Advertisement
  1. Health

Nurses protest at St. Petersburg General Hospital, claiming staffing shortages

Beth Walker, a registered nurse at Oak Hill Hospital in Brooksville, cheers at the end of an informational picket and rally Monday at St. Petersburg General Hospital. Picket organizer National Nurses United is in contract talks with the hospital.
Beth Walker, a registered nurse at Oak Hill Hospital in Brooksville, cheers at the end of an informational picket and rally Monday at St. Petersburg General Hospital. Picket organizer National Nurses United is in contract talks with the hospital.
Published Aug. 4, 2015

ST. PETERSBURG — Dozens of nurses formed a picket line outside St. Petersburg General Hospital late Monday to protest insufficient staffing levels and "dismal" wages.

The nurses, affiliated with the labor union National Nurses United, allege hospital administrators have routinely ignored the staffing plan meant to ensure high-quality patient care. They point to hospital data from December showing 44 of the 60 shifts in the Progressive Care Unit had too few nurses.

"I want to provide timely care if someone is in pain," said Roselily Story, a registered nurse with more than two decades of experience. "I don't want my patients to hurt or fall because we don't have enough help."

Story said the low staffing levels have led more nurses to skip their scheduled breaks and meals. A recent analysis found registered nurses at St. Petersburg General missed lunch 26 percent of the time, she said.

"When you work 12-hour shifts, you need that break so you can come back fresh and alert, and take care of that patient," she said.

The hospital, owned by the for-profit chain Hospital Corporation of America, declined to comment on the staffing figures provided by the nurses union. But in a statement to the Tampa Bay Times, spokeswoman Pam Yarbrough said St. Petersburg General "prioritizes providing excellent, safe patient care."

"We staff appropriately to meet our patients' needs," she said.

Yarbrough blamed the picket on ongoing contract negotiations between the hospital and the nurses union. The previous three-year contract, which guaranteed pay raises and established staffing levels based on patients' medical condition and recovery stage, ended May 31.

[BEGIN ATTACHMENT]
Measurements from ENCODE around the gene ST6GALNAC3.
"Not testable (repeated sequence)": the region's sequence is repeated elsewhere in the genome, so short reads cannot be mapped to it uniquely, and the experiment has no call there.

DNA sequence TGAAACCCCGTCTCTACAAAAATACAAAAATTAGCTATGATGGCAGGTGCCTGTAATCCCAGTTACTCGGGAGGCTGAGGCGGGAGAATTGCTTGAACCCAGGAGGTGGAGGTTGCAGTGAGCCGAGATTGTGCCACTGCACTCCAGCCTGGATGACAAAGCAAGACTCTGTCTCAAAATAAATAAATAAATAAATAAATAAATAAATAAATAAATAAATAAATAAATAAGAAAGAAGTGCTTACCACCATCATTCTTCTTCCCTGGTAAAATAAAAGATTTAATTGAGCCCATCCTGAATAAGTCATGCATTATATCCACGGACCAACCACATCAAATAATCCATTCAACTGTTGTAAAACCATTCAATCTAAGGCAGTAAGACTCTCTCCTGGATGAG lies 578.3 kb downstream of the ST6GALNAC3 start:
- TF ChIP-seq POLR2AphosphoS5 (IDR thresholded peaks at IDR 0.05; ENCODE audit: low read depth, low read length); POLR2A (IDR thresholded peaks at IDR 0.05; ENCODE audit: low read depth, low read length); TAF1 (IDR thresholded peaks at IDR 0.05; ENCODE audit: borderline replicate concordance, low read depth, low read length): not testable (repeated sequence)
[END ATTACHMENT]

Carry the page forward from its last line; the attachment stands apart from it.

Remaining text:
"This kind of activity sometimes occurs when a union and an employer are engaged in negotiations for a contract, as we are with this union," Yarbrough said. "This is merely a form of demonstration and the union is legally allowed to do this."

Bargaining is scheduled to resume later this week.

St. Petersburg General has had its share of recent challenges.

Last week, the hospital was called out by Consumer Reports magazine for having one of the worst infection rates in the country. In another report last year, it was included among the most dangerous hospitals in the nation for senior citizens.

Monday night's picket outside the hospital's entrance drew about 50 nurses, many of whom were finishing up the evening shift and were still dressed in scrubs. The hospital at 6500 38th Ave. N employs about 200 RNs, according to the union.

Some of the nurses carried red balloons and rang cow bells. Others waved signs.

"We are the nurses, the mighty, mighty nurses," they sang. "Caring for our patients. Working for our families."

Keep up with Tampa Bay’s top headlines

Keep up with Tampa Bay’s top headlines

Subscribe to our free DayStarter newsletter

We’ll deliver the latest news and information you need to know every weekday morning.

You’re all signed up!

Want more of our free, weekly newsletters in your inbox? Let’s get started.

Explore all your options

One of them, Laura Croasdale-Martin, said the job had changed since she started in 1974. Patient care used to account for 80 percent of her day, she said. Now, she spends most of her time doing paperwork.

"I'm here to protect my daughter who became a nurse, as well as my patients," she said.

The picket line included a handful of University of South Florida nursing students, and registered nurses from as far away as Brooksville and Bradenton.

"We nurses have to stand together because all we've got is each other," said Rosanne O'Malley, who came after her shift at the Medical Center of Trinity, also owned by HCA. "You mess with one of us, you mess with all of us."

Story blasted the "dismal wage conditions" for nursing professionals throughout Florida. She said the average wage for a registered nurse at St. Petersburg General is $30.60 an hour — $2.49 less than the national average.

"There's definitely room for improvement," she said.

Higher wages would benefit more than just the nurses, she added. They would help the hospital recruit and retain more qualified employees, increasing the overall level of care at the hospital.

Contact Kathleen McGrory at kmcgrory@tampabay.com or (727) 893-8330. Follow @kmcgrory.